For some dogs, this fear might be because they’ve experienced something traumatic in their past which is having an impact on their behaviour. In some cases, it might occur because of insufficient socialization, making meeting unfamiliar dogs a new and terrifying experience. In certain situations, it might be simply that your dog is submissive by nature, and this display of fear is their way of accepting the other dog’s dominance.
Small Dogs: Know Your Safe Breeds
While there are loads of great ways to improve your dog’s ability to interact with other dogs safely, dogs of smaller breeds may always have a fear of some breeds. There’s nothing wrong with accepting that your dog has certain limitations, and understanding that their fear, at least to them, is fully justifiable. For example, a small or toy breed dog may begin to feel comfortable around other small and toy breeds, and even medium breeds, but large breeds may simply be too large.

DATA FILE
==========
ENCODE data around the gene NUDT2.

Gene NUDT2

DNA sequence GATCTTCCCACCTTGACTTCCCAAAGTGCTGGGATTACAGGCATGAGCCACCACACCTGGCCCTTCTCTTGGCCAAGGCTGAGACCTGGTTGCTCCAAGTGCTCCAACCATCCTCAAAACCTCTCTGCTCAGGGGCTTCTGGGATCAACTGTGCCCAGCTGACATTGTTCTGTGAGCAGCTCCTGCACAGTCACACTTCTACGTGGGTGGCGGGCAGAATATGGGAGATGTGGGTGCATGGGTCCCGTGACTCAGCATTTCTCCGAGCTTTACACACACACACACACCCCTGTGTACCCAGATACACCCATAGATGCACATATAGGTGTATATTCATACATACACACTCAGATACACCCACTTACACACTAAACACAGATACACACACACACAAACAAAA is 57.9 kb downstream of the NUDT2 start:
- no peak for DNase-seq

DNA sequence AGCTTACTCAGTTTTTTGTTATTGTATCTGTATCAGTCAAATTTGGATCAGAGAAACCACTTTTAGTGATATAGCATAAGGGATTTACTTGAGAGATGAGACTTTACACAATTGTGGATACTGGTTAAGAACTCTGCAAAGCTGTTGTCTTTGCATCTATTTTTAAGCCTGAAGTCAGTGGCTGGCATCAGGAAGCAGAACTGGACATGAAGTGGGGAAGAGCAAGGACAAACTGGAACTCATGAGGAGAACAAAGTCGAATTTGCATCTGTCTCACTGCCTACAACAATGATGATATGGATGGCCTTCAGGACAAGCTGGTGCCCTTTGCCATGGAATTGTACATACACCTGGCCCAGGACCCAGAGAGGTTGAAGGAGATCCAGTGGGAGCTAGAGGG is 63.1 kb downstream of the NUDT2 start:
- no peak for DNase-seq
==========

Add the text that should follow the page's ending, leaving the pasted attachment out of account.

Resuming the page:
Similarly, your dog may learn how to read signals and become comfortable interacting with dogs who are being openly friendly but may not develop the confidence to approach dogs who aren’t sending these signals. This is fine, and may just prevent further traumatic experiences.
How Do I Tell if My Dog is Experiencing Anxiety?
In almost every case, anxiety is rooted in fear. As with humans, anxiety in dogs can exist anywhere between mild fear and utter panic. Generally, this will result in your dog taking on either a defensive or offensive position.
Signs that your dog is panicking include:
- Excessive barking;
- Active effort to escape;
Ongoing anxiety can also lead to nervous symptoms such as biting and licking themselves or diarrhoea. Dogs who are only experiencing mild fear may show some of the following signs:
- Cowering or shrinking away;
- Vague attempts at escaping;
- Lower activity;
In all cases, your chances of success will be highest if you get to start young. If you have a new puppy, ensure that they’re fully vaccinated and then start socializing with as many dogs as you can (making sure this is in a controlled, secure environment). If you’re still in the planning stages of getting a puppy, be sure to talk to the shelter, store or breeder about how the pup has been socialized with littermates and other dogs.